The strongest aspect of this story by far, as well as it’s only difference between a scholastic lecture, was the characters. The characters in this anime, as well as the dialogue script were extremely strong. Our two main characters are Reinhard von Lohengramm of The Galactic Empire and Yang Wen-li of the Free Planets Alliance. The two both find themselves at the head of their respective fleets, and they maintain a rivalry that is reminiscent of Light Yamagi and L from Death Note, or Lelouch Vi Britannia and Suzaku Kururugi from Code Geass. It’s not only a battle of wits, but a battle of ideology that carries the entire thematic gravity of the show, and I must say it is truly intoxicating to watch. Both men are so multifaceted and complex that you find yourself naturally taking sides in the war, almost like your time spent watching their trials and tribulations was their way of recruiting you into their fleet and proving themselves as a capable leader. On top of their ideologies and charisma, they each have their own forces to support them that are populated with equally well constructed cast members who make both armies feel like they’re actually made of PEOPLE. When you see a starship get shot down in the background you actually feel a small sense of loss, and that’s something that almost no show can do.

Using that last bit as a segue, I’ll finally talk about the space battles. You’re probably already aware of this, but the spaceships are all constructed with CG animation. I know a lot of people will stay away from this show on that fact alone, but if you’ve seen shows like Aldnoah.Zero, Land of the Lustrous, or Re:Creators then you know CG animation isn’t always bad. With that in mind, please trust me when I say that this is some good CG. Seeing as both armies are proper military forces, all their ships have a standard design (with the exception of some of the more decorated Lords’ ships in The Galactic Empire). Given the vey limited models, Production I.G. really took their time perfecting the few designs they actually had to make, and their detailed work clearly shows. No matter what angle the battle is shown from, the hundreds of ships in view all look flawless, and I was genuinely impressed with some of the more dynamic cinematography. Speaking of action, the battles themselves are of an absolutely massive scale, with tens of thousands of ships fighting in formation at a single time. I thought that battles of this size would be impossible to comprehend, but the strong directing coupled with holograms of the battlefield made each encounter easy to follow, as well as giving you a sense of where the battle is actually going. While the space battles look nice, the rest of the show is terrifically average and, at times, underwhelming. I feel that now is the appropriate time to mention that the space battles are the ONLY good CG in the show…I’ll just leave you with that.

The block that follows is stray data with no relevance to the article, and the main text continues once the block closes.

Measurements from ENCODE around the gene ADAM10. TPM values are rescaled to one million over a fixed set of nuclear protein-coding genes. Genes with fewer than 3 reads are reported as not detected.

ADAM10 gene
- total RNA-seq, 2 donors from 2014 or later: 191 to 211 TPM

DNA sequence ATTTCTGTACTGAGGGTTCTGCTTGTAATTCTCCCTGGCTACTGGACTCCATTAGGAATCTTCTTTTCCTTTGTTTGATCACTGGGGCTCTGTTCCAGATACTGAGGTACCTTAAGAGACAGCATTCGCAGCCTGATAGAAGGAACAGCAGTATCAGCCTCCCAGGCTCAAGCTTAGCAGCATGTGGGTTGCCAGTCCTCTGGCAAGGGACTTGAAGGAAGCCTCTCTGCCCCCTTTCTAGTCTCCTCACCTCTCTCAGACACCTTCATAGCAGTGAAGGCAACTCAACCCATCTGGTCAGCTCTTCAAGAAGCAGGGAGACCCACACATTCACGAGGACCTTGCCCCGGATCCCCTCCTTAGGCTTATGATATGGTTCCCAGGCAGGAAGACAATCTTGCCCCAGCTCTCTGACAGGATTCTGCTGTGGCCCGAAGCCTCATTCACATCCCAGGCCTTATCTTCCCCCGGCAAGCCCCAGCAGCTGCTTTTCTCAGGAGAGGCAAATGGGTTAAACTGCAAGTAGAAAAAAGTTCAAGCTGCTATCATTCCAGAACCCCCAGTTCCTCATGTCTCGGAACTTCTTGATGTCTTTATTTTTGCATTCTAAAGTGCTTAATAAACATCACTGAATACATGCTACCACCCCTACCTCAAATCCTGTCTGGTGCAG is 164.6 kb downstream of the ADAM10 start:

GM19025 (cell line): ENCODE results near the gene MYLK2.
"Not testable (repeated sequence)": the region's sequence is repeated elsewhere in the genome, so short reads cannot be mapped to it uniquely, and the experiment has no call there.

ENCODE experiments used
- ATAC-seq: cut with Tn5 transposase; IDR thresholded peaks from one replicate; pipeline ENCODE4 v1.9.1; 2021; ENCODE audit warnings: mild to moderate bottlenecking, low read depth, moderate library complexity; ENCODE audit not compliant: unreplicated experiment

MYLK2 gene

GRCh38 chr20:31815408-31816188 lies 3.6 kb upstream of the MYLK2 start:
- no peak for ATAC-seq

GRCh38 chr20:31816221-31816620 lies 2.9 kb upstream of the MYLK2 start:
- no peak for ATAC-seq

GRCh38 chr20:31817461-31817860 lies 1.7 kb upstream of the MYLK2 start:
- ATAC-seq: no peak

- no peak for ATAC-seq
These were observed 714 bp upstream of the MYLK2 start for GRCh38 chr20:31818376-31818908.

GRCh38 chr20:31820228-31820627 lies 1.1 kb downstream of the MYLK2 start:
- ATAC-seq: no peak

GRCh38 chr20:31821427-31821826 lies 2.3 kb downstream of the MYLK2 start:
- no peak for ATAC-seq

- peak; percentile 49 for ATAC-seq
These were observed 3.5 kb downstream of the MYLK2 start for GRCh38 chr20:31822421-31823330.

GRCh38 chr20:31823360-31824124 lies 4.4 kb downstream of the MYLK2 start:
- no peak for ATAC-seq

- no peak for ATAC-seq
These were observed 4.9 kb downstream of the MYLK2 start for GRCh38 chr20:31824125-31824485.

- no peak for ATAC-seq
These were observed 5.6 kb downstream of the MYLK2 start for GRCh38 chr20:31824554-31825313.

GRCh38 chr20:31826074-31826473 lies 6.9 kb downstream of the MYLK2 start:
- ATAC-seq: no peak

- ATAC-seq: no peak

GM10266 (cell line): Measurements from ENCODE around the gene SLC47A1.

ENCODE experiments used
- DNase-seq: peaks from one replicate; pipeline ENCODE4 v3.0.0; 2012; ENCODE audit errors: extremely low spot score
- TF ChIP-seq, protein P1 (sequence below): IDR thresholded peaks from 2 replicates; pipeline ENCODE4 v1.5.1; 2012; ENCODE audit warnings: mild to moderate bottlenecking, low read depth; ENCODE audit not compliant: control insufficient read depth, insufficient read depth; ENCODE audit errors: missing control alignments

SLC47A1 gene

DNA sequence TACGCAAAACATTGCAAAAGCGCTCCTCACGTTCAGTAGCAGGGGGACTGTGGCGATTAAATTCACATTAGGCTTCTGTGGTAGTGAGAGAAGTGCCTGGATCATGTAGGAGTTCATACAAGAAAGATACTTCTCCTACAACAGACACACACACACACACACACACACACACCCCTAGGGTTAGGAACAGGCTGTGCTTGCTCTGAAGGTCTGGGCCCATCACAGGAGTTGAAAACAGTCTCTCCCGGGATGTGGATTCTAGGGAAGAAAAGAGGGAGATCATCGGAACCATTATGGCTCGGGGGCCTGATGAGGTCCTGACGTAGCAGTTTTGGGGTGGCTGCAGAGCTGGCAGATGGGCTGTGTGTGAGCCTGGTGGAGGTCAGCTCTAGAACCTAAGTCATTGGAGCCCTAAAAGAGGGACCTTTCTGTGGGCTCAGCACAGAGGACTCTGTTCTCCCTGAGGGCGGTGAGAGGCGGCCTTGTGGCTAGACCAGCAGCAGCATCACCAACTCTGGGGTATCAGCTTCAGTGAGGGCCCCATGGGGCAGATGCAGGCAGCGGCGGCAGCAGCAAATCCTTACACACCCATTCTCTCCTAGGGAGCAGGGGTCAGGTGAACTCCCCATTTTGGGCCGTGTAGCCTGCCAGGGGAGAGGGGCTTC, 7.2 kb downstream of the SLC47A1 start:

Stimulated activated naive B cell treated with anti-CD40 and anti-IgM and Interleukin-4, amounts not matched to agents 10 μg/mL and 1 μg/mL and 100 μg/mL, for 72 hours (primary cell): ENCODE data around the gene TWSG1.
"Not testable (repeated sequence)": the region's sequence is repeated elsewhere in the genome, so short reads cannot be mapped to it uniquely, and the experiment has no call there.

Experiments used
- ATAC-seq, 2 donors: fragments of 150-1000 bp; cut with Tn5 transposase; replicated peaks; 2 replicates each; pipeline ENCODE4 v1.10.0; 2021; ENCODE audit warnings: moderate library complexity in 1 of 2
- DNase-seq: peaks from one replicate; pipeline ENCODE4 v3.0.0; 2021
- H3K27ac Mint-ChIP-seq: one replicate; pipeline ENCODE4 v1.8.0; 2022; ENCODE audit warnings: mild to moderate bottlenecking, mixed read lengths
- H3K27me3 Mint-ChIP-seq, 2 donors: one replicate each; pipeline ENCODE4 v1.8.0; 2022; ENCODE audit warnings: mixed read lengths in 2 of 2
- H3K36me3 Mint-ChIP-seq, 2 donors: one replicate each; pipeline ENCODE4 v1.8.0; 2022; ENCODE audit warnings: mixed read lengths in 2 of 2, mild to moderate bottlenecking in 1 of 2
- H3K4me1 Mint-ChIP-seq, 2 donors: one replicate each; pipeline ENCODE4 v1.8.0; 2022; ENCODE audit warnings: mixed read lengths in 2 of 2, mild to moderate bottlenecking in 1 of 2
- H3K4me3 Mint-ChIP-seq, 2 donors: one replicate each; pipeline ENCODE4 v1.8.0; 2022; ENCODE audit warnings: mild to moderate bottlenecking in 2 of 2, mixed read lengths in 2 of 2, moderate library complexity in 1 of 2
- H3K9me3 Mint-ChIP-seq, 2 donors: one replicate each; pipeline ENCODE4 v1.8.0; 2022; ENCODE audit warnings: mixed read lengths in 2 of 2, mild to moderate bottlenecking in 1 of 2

In the introduction of this review, I compared this story to a novel I’d be assigned to read in school: a series I’d never finish because the assignment only concerned book one. On one occasion this happened, I’d started to forget about the series along with the rest of my classmates, but there was this one quiet bookworm type that I’d see reading book two at lunch. After months passed and she’d continued through the series, I thought I’d ask her if “it got good or something”. When I asked, she glared at me and snapped, “It was good from the beginning. You guys just weren’t patient enough to read something like this.” After watching these first twelve episodes of such an expansive narrative epic, I think I finally get what she was saying.

Thank you for reading.